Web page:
Here we are in mid-February and I'm rapidly approaching the end of my own Reading Season. It normally begins mid-November but of course that's very weather dependent. To be more accurate, Riding Season and Reading Season almost never overlap.
This winter I've been especially indulgent....work days (only 4 per week but still) find me leaving the driveway at 5AM and then, after checking the mailbox, returning to the very same spot at 5PM, if I'm lucky and most days I am. By the time I finish slowing down, get something to eat with even a hit of 'settle', cozying up next to and beneath the table lamp in The Chair it all too often defines the height of my ambition although the last couple of months have found me putting in some treadmill miles each evening, I do seem to find ways around that more often than I should.
The Dewey Decimal system is not practiced in my library; the best books are at eye level on the very first shelf, a few drift down to the 2nd. Present right there in front are 3 that get read annually, the perennials. There are a few paragraphs in each of them that I almost know by heart, not because I've made that a goal but because over and over repetition seems to be the only way this sort of thing stays with me and those paragraphs happen to. It's now been decided that there are 4 books that will be residing right there in front. Michael Perry's Roughneck Grace is the new arrival and I'm confident that it will become as beat up and properly patina'd as the 3 that are first, second, third. I own 3 of his other books which have and will continue to be revisited, just not like this one will.
My Christmas List this year contained 2 things, one of which was this book and the other was a (small) box of chocolate turtles. I received the entire list I requested plus a couple of bonus items, all of which I'm very thankful for.
So, that one had its first read-through and is now placed up there, 4th from the end, ready for next year.
I've just started the brown one below, its 2nd reading, the first was done back in 1974 IIRC. Not really sure why this one came to mind again, it my most recent Southern Tropical Brazillian Rainforest Area acquisition....well, yes, I do too. It has a lot to do with where I'm making early plans to spend some time exploring late summer. Attempting to learn more about those areas and their history, I've been on a quest to find out more.
As long as I've been on a historical kick lately, I may as well mention these two books which as you might imagine, have been waaay, waaay in the back of the Reference Section. My Reference Section is out in the shop and is actually quite extensive, dusty and almost forgotten just like in real libraries. Between motorcycle history, travel and vocational tutorial/manuals, there are a few shelves packed out there with boring and specificational details though there is quite a collection of beautiful outdoor photography of wild and not so exotic places as well.
In just about the deepest and most obscure area in the R.S., these two have been tucked behind, usually their back bindings pushed in as deeply as the shelves will allow. Honestly, I haven't looked at them in years, or rather inside of them for years. I've glanced down there every once in awhile, smiling though apprehensive about actually reaching down and pulling them out for a look-see, just in case I might be tempted to fall back into a time from my past, a time the kids have referred to as "Dad's Vagrant Years". I've been told that I'm not ready for that relapse quite yet.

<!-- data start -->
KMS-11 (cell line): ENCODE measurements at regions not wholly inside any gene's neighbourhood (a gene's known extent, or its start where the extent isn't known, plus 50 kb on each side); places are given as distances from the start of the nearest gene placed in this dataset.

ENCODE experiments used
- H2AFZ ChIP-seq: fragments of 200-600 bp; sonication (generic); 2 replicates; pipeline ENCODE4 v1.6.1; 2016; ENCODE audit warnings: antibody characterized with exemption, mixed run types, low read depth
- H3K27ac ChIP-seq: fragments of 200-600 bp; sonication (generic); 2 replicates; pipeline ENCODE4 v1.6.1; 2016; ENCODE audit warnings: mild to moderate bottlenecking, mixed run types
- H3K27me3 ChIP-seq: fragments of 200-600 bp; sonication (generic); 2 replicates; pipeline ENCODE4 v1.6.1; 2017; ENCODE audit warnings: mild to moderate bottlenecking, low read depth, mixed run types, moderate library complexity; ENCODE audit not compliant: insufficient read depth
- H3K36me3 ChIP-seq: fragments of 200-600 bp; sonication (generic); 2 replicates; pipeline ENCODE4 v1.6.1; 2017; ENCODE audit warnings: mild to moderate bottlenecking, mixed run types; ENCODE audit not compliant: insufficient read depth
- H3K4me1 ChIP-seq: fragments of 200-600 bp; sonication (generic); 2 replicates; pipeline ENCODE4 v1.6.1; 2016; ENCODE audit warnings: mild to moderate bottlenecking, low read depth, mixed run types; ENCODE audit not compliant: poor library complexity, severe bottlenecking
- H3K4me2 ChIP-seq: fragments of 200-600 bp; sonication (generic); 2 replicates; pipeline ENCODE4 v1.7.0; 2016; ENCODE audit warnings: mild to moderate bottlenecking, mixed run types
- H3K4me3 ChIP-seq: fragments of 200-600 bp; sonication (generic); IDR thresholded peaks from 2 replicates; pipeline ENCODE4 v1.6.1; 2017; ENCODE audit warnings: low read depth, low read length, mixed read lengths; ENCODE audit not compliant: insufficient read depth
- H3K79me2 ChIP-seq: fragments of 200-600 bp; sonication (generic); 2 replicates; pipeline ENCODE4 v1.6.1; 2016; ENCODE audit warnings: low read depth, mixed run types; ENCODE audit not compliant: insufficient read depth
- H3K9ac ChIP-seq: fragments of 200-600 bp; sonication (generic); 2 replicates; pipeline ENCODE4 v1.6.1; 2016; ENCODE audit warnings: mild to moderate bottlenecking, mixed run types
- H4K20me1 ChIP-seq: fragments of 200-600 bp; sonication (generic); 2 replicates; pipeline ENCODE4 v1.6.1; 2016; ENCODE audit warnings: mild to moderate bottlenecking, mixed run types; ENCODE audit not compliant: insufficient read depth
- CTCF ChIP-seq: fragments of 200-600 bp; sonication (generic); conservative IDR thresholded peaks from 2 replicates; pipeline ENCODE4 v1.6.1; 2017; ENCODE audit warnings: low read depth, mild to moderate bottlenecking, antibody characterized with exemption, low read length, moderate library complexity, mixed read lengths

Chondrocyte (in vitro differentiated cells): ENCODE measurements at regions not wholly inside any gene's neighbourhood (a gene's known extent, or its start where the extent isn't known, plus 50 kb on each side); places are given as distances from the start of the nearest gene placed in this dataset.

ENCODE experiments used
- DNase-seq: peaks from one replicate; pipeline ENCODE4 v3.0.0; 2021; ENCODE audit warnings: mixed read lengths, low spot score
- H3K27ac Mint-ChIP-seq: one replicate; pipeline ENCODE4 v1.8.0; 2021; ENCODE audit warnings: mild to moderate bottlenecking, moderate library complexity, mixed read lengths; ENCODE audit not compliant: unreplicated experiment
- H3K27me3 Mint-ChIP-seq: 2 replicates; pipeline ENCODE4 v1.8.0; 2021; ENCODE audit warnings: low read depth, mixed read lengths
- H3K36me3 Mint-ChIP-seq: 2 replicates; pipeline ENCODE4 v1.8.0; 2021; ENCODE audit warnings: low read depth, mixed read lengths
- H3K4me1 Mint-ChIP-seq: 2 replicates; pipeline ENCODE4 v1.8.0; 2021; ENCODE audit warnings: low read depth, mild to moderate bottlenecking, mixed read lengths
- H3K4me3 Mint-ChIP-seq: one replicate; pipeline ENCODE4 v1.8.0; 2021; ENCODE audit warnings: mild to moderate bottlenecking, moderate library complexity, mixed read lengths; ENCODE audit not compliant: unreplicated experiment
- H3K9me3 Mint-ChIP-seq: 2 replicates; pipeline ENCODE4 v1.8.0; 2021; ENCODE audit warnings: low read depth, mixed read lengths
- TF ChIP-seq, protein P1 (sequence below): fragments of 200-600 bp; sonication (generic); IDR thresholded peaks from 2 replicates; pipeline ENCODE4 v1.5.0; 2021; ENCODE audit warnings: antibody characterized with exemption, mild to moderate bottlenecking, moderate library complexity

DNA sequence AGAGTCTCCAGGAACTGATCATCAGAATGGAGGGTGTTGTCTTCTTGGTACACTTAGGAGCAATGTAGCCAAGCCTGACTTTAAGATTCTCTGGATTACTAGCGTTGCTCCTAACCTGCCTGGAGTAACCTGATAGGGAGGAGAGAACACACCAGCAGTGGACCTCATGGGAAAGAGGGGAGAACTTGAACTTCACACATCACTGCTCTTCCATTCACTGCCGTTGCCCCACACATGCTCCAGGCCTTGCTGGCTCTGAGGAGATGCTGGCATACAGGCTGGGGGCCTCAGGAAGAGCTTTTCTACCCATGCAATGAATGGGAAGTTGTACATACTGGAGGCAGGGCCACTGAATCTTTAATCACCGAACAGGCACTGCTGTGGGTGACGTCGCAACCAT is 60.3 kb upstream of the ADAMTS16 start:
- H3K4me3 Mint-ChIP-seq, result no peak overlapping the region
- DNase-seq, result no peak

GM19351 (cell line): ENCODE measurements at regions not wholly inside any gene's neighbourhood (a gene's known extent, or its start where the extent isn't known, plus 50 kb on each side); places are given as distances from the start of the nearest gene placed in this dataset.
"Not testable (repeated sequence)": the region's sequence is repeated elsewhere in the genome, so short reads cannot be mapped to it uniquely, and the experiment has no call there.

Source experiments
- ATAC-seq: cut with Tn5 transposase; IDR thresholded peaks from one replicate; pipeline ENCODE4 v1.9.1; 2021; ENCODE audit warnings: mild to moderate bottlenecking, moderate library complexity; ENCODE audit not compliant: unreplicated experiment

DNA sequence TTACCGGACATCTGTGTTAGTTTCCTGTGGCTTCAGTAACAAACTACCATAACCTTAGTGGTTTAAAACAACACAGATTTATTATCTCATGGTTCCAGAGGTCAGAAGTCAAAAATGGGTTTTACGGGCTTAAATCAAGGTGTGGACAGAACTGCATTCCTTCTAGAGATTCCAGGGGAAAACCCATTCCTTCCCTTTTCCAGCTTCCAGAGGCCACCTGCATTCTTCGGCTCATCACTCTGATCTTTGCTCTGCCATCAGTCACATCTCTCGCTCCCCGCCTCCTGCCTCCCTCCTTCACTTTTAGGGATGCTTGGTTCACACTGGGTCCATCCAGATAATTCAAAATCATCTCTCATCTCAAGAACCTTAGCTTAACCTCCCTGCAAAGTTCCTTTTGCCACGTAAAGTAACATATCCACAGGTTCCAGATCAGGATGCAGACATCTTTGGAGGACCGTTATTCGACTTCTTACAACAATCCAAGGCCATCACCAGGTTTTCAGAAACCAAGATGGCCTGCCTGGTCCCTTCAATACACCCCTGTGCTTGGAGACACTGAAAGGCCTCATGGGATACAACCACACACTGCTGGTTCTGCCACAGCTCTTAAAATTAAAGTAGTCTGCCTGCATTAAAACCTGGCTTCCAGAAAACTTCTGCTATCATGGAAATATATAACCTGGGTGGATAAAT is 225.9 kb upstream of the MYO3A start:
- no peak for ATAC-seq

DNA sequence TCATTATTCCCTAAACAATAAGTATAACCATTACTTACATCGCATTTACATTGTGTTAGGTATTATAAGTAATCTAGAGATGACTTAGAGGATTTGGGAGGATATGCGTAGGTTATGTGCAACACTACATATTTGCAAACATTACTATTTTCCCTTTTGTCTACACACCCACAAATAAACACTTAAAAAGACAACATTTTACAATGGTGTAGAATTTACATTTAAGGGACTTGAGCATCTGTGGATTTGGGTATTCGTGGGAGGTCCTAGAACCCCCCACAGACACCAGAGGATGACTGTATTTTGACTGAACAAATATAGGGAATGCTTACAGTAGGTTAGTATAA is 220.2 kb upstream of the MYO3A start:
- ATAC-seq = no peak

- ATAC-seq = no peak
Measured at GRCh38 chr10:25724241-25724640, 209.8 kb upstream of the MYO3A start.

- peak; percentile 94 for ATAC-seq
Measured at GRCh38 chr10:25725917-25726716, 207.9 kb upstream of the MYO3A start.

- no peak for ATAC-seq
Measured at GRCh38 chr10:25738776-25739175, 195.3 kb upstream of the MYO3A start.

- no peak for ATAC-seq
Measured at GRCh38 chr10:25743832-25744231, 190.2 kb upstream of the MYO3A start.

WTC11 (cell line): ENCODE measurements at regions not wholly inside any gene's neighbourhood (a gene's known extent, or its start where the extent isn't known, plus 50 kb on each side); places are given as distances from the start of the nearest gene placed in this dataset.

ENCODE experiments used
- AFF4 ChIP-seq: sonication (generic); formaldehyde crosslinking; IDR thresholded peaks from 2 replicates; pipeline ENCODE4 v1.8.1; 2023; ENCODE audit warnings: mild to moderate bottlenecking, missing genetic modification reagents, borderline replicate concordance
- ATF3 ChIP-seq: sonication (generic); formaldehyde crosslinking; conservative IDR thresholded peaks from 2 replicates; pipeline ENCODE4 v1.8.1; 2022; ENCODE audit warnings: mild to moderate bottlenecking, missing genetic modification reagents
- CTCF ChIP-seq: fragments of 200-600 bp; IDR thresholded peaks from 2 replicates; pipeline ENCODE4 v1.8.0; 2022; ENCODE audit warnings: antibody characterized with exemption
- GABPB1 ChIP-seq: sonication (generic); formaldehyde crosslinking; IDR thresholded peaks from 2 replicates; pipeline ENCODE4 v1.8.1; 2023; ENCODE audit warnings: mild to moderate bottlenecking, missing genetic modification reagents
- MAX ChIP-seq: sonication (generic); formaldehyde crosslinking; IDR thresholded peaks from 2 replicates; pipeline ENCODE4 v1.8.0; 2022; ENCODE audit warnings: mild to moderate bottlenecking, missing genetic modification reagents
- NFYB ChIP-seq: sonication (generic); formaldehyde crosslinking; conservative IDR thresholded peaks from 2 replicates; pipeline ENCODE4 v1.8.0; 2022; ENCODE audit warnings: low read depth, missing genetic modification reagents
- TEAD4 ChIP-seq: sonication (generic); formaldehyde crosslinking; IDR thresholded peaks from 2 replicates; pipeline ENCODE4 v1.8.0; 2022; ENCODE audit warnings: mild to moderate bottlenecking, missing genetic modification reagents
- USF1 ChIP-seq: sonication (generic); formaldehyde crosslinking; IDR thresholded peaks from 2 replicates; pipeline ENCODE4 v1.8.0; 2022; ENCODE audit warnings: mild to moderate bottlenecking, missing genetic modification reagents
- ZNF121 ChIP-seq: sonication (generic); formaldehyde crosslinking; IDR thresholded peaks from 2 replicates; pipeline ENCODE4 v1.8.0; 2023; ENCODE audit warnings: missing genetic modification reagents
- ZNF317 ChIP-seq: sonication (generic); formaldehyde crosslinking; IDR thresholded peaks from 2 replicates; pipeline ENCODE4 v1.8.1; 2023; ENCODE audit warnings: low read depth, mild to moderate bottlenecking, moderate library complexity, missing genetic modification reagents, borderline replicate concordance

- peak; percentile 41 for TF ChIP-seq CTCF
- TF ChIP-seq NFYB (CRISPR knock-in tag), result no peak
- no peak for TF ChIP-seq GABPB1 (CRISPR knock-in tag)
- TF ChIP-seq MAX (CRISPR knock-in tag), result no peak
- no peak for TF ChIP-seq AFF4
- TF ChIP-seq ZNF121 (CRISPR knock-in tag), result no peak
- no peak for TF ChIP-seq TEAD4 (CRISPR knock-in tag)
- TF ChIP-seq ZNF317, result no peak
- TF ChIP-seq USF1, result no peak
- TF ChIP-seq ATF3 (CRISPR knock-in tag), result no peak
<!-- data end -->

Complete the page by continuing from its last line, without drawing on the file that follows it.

One old guidebook.....
A 2nd old guidebook......big, solid and no paperback this one, an honest to goodness hardcover!
Here's old Ed himself in the loving arms of his parents.....
From Ed's "Motorcycling" chapter......
There is no measurement system whereby I would be considered a reader and my page turning accomplishments pale in comparison to the titles Peg and our offspring have been through; voracious readers all. They'll read as many books in two weeks as I do in two years and they've got their mom(s) to thank for that. I'm proud of them and at the same time in no way ashamed of my little collection of volumes owned and borrowed.
February is winding down and my reading season is almost over, hopefully I'll get all the way out to Montana Territory and the origins of the Missouri River in the brown one before the ditch starts flooding. One bike was rolled off the lift this evening (with an effective front brake!!) and the next one is queued.
There will soon be little time for slothful reading.
(Our library makes the borrowing of audio books extremely swift and convenient......)
I always love to (re-)read books like these to get myself into travel mood and bridge the non-riding season...ReplyDelete
Sonja, I enjoy reading almost anything if I give myself a chance to sit down and do so. Whether real pages are turned, ebooks or audio's.Delete
Doug I commend you and yours for your excellent reading habits.ReplyDelete
My own taste runs to non-fiction. At present I am reading three books, allbeit very slowly: Amy Cuddy's "Presence", Thomas Friedman's "Thank you for being late", and an exercise book "Aging backwards".
With a little luck I'll wrap them up by the time the riding season rolls around.
Thanks David. I had started to grow into a Reading habit as I got older; wasn't really a habit at home. Things have been different here :)Delete
I do quite a bit of fiction as well, seem to be 'stalled' on those with a Mystery theme....local W.K. Krueger, Sanford as well as far off Craig Johnson and C.J. Box. Historical fiction is normally alright by me.
Good luck with your deadline. We're having false Spring around here and it sounds like the Midwest is not alone.